Pakistan is facing a multidimensional crisis. Its economy is teetering on collapse due to a possible political crisis, the rupee plummeting and inflation at decades-high levels, devastating floods, and a significant shortage of energy.
Offering his insight on the situation is John Ciorciari, professor and associate dean for research and policy engagement at the University of Michigan’s Gerald R. Ford School of Public Policy. He is also director of the Ford School’s International Policy Center and Weiser Diplomacy Center.
How bad is the economic crisis in Pakistan, especially after the floods?
Pakistan faces a severe economic crisis and clearly requires external support. Foreign exchange reserves are at dangerously low levels-enough to pay for only a few weeks’ worth of imports. Inflation is at its highest levels in decades, growth is sagging and the central bank has raised interest rates sharply to address a weak currency. Food and fuel prices are causing real pain to ordinary people, and the country’s economic challenges are only exacerbated by the devastation wrought by the floods.
The economy was struggling even before the floods. What are some of the other causes?
Pakistan’s economic crisis has numerous causes. Weak governance and political instability have been significant factors, weakening investor confidence in the country and contributing to corruption and pork-barrel politics that undermine the country’s fiscal position. Pakistan is also highly import-dependent, particularly with regard to energy, which renders it acutely vulnerable to hikes in global oil and gas prices. The pandemic did not help, and Pakistan’s tense relations with India continue to deprive it of a potentially transformative trading and investment partner.
The international community has pledged $9 billion to help them. Some of the biggest donors are Saudi Arabia and China. Do you think these governments will expect support in any way from Pakistan in return?
Donors such as China and Saudi Arabia may not include many explicit conditions to their aid, but implicit strings are always attached. China will look to Pakistan for favorable development opportunities, such as the energy corridor running from the Arabian Sea to China’s western provinces and the strategically vital port of Gwadar. China will also seek Pakistan’s support on geopolitical issues ranging from the Taiwan Strait to Afghanistan and Ukraine.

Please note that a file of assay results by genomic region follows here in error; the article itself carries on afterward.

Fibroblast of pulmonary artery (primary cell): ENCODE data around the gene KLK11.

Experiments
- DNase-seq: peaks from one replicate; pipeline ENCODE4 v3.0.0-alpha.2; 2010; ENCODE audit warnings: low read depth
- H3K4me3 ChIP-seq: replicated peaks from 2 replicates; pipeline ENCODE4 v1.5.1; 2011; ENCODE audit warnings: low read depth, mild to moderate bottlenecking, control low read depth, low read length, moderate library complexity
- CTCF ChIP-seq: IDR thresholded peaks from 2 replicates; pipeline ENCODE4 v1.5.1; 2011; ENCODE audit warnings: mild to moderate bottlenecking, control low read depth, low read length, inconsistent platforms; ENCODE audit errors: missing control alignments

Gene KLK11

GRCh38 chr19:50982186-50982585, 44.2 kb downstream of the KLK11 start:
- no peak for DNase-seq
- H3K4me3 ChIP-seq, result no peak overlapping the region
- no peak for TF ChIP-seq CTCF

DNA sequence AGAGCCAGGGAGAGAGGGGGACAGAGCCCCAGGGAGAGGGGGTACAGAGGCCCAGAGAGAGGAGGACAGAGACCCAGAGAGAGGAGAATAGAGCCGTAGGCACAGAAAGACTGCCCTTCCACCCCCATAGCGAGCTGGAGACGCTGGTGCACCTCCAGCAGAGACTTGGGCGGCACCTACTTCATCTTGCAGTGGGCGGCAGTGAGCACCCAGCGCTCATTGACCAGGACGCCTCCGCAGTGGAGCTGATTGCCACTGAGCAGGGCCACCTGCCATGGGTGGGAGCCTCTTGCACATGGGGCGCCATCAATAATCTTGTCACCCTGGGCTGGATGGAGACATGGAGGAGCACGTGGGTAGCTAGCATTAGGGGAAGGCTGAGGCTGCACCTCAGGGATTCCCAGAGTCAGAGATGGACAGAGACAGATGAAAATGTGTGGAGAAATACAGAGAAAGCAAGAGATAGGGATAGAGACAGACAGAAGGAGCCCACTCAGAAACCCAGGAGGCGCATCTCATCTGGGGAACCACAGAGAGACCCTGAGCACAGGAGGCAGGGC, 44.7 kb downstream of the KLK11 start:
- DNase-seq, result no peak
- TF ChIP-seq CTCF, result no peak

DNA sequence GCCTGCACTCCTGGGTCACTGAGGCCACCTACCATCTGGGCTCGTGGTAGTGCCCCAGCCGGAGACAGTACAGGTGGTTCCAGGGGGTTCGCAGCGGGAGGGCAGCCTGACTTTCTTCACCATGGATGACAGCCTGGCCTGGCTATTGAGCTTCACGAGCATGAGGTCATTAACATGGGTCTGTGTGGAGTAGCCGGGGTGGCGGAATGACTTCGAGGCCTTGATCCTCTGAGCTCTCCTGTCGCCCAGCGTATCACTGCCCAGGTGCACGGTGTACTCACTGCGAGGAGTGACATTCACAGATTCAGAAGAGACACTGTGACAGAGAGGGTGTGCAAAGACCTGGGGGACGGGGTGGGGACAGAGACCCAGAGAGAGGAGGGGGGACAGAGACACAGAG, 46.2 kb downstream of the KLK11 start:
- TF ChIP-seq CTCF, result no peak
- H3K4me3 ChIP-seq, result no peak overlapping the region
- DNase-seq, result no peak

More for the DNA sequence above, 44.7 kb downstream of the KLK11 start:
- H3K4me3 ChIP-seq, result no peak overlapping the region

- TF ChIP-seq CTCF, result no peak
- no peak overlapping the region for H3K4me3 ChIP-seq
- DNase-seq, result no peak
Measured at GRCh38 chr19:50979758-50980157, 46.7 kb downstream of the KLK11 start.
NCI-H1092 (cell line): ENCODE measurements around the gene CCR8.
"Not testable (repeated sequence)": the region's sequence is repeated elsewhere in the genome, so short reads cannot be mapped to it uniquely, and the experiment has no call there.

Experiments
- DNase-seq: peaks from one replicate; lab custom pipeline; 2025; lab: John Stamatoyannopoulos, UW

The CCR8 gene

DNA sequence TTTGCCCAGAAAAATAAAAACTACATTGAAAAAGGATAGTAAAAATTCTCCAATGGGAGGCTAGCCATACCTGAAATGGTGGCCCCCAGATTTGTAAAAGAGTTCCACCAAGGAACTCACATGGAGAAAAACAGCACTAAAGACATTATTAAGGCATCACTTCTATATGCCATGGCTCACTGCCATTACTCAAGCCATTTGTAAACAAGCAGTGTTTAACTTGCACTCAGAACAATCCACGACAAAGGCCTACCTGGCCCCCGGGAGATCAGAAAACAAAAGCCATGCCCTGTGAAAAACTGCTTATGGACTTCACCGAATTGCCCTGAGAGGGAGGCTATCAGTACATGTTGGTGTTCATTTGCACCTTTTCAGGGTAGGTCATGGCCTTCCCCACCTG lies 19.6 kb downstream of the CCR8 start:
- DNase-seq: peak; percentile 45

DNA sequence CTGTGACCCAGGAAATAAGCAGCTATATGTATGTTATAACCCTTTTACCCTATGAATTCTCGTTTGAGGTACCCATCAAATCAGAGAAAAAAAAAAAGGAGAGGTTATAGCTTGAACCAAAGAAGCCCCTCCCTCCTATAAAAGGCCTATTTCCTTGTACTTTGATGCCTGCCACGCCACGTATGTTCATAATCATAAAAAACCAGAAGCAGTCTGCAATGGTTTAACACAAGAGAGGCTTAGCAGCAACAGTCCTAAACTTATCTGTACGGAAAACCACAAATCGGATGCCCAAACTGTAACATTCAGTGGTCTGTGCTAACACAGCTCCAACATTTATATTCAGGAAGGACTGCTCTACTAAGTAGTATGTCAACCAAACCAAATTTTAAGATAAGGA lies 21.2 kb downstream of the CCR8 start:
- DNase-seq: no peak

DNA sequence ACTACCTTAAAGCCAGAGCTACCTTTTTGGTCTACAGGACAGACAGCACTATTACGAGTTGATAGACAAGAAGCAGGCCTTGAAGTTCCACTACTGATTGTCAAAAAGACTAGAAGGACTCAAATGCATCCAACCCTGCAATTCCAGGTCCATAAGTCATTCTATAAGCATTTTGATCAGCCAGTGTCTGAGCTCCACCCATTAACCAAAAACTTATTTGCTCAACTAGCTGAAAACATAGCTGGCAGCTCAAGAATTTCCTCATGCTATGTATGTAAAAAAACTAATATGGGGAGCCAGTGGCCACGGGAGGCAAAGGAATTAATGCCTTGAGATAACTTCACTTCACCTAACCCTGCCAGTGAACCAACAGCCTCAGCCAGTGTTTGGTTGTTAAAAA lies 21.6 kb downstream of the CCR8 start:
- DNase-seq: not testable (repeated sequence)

Saudi Arabia sees Pakistan not only as a key oil purchaser and source of migrant labor but also as a key Sunni-majority ally vis-à-vis Iran. Riyadh will expect Islamabad to support Saudi initiatives in the Persian Gulf and Saudi leadership stemming from its role as guardian of the holy sites of Mecca and Medina.
Is $9 billion enough to help them rebuild and make it out of the crisis?
Pakistan will need an infusion of more than $9 billion to climb out of the crisis. However, much should come from private sources. The value of IMF funds is to provide a stopgap, rebuilding confidence in a way that encourages private flows to resume.
Will Pakistan be able to protect itself from inevitable future climate disasters?
Pakistan is highly vulnerable to climate-linked disasters and cannot alone build a fortress against climate change. Stronger domestic preparedness and resilience are clearly needed, but ultimately Pakistan’s fortunes will hinge primarily on global progress to address the drivers of climate change.
Will all the money pledged to Pakistan be used towards flood recovery, or do you expect some might help their federal reserves that were at dangerous levels before the flood?
First and foremost, IMF funds will help Pakistan avoid default on its international obligations, which could have seismic consequences for its economy and its people. Replenishing foreign reserves is crucial in this regard. Aid programs will also help address the flood recovery, but this will be much more manageable if Pakistan’s reserves rise to levels that instill confidence in its ability to pay its debts.